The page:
Friday, October 30, 2015

Friday's Film Adaption: The Premature Burial by Edgar Allan Poe

The Premature Burial is a horror classic written by Edgar Allan Poe. This is a horror short story on the theme of being buried alive, which was a common fear in this period and Poe took advantage of the public interest. The first-person unnamed narrator describes his struggle with "attacks of the singular disorder which physicians have agreed to term catalepsy," a condition where he randomly falls into a death-like trance. This leads to his fear of being buried alive ("The true wretchedness," he says, is "to be buried while alive."). He awakens one morning to find his worst fears realized! The Premature Burial is widely considered to be one of the top 100 greatest books of all time.

Emily Gault arrives at the Carrell mansion determined to rekindle an old relationship with Guy Carrell, despite the disapproval of his sister, Kate. Guy overcomes his all-consuming fear of being buried alive long enough to marry Emily but soon becomes obsessed again, building a crypt designed to guarantee that he will not fall prey to his most dreaded nightmare. Trying to prove that he has been cured of his phobia, he opens his father's tomb and is shocked into a catatonic state. His worst fears are realized as he is lowered into a grave and covered over, apparently never to learn that the treachery of someone very dear to him was directly responsible for his predicament.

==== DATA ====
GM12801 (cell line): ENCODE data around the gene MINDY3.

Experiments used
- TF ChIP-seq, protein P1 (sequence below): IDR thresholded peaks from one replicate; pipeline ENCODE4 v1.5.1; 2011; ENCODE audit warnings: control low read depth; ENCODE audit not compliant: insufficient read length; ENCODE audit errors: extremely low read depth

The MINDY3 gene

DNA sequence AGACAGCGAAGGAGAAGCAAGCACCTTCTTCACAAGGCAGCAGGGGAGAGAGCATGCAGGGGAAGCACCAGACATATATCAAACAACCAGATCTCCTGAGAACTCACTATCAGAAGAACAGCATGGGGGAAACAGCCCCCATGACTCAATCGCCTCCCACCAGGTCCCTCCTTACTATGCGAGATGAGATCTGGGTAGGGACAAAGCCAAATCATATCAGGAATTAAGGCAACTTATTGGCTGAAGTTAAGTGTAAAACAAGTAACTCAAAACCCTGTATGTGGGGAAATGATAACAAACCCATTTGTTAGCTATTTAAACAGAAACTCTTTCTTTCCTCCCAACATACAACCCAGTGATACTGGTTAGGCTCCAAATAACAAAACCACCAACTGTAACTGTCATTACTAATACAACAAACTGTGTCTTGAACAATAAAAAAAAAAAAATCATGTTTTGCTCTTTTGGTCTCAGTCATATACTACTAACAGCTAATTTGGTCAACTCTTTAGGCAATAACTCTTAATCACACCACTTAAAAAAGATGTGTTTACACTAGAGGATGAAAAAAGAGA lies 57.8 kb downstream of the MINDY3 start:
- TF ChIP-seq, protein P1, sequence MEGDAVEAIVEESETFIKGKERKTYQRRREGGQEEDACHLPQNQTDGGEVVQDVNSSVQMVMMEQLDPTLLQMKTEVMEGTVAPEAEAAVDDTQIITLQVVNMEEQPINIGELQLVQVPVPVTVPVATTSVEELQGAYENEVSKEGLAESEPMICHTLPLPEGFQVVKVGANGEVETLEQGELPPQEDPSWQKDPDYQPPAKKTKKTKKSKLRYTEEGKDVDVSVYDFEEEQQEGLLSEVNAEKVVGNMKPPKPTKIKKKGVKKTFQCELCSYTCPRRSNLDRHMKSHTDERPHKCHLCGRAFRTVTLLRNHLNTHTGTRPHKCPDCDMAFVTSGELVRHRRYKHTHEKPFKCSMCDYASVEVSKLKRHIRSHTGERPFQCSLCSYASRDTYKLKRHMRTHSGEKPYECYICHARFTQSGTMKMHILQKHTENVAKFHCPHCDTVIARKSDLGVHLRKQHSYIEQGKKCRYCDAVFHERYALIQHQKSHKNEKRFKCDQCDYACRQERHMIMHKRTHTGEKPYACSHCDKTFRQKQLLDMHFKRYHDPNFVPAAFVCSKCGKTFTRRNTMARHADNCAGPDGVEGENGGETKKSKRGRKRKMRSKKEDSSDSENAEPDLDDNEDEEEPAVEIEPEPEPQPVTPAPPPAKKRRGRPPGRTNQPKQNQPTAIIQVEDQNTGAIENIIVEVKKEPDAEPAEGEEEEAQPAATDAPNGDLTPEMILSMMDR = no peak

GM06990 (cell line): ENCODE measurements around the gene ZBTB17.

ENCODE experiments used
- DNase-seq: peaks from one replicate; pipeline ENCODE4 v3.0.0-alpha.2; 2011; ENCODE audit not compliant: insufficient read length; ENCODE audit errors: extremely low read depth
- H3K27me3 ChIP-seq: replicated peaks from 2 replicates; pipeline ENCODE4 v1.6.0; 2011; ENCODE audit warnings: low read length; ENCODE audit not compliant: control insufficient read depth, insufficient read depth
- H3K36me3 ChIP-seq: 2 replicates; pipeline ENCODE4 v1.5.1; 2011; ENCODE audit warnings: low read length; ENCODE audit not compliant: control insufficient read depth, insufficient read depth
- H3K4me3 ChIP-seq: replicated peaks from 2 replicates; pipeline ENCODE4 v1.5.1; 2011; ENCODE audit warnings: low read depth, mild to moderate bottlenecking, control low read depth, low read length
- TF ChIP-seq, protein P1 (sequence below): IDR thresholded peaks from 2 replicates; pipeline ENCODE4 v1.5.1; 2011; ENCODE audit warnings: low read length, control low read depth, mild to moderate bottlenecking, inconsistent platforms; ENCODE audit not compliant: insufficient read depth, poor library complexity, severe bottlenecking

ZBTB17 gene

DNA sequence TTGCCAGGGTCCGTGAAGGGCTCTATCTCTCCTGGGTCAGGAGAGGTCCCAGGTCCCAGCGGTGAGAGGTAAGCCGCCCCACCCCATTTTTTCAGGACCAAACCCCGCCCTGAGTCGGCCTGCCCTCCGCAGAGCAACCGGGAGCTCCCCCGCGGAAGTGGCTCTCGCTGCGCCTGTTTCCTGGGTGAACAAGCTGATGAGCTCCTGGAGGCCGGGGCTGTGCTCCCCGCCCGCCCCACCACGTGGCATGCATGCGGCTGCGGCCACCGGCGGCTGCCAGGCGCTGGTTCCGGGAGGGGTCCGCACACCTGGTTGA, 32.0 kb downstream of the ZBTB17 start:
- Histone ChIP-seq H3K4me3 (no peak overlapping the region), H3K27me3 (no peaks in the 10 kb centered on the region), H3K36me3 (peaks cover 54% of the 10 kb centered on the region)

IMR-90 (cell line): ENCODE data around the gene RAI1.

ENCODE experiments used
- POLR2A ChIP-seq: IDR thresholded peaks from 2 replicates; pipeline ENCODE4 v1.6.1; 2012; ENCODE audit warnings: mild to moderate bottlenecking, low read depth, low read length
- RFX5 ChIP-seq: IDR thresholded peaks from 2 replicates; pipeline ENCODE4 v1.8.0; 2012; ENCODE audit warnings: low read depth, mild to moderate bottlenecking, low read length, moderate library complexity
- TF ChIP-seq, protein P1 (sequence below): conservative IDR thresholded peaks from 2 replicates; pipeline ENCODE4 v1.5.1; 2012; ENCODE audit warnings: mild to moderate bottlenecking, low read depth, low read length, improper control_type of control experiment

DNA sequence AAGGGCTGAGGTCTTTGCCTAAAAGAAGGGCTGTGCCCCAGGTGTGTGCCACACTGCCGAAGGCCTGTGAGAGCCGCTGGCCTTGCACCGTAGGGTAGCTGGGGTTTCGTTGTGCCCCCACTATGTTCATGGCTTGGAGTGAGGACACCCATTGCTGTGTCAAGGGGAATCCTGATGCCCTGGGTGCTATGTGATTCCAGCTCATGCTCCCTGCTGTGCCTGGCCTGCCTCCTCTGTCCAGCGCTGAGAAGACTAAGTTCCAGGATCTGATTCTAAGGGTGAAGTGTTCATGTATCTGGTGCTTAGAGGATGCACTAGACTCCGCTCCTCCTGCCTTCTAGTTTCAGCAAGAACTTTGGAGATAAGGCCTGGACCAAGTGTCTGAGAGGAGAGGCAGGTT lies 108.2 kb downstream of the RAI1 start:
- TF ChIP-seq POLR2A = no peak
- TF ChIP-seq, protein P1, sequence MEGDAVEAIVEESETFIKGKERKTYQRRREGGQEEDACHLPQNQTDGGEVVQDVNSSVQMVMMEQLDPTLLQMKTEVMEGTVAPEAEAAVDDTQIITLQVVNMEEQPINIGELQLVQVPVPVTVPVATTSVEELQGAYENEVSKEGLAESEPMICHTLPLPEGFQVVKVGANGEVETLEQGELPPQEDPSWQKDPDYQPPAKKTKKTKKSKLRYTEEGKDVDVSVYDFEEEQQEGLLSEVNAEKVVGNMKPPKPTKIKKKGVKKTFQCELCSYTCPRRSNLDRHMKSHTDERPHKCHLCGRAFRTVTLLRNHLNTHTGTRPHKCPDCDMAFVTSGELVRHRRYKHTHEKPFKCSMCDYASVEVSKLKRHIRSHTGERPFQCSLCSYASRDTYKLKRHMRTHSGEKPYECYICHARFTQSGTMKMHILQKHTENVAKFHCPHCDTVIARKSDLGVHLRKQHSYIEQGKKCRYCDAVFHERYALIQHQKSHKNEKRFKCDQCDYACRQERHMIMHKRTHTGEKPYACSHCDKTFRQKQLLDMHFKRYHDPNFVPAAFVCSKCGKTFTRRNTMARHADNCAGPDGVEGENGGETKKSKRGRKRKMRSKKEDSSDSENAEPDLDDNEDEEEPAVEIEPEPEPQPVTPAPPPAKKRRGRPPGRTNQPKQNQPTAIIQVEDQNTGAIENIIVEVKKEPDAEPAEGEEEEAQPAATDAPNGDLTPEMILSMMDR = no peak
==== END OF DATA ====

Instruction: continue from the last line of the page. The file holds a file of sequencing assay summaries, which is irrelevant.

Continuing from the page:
Release Date: March 7, 1962
Release Time: 81 minutes

Ray Milland as Guy Carrell
Heather Angel as Kate Carrell, Guy's sister
Hazel Court as Emily Gault, Guy's wife
Alan Napier as Dr. Gideon Gault
Richard Ney as Miles Archer
John Dierkes as Sweeney
Dick Miller as Mole
Clive Halliday as Judson
Brendan Dillon as Clergyman

Author Bio:
Edgar Allan Poe (January 19, 1809 – October 7, 1849) was an American author, poet, editor, and literary critic, considered part of the American Romantic Movement. Best known for his tales of mystery and the macabre, Poe was one of the earliest American practitioners of the short story, and is generally considered the inventor of the detective fiction genre. He was the first well-known American writer to try to earn a living through writing alone, resulting in a financially difficult life and career.

Poe died in Baltimore at age 40; the cause of his death is unknown and has been variously attributed to alcohol poisoning, brain congestion, cholera, heart disease, and rabies.




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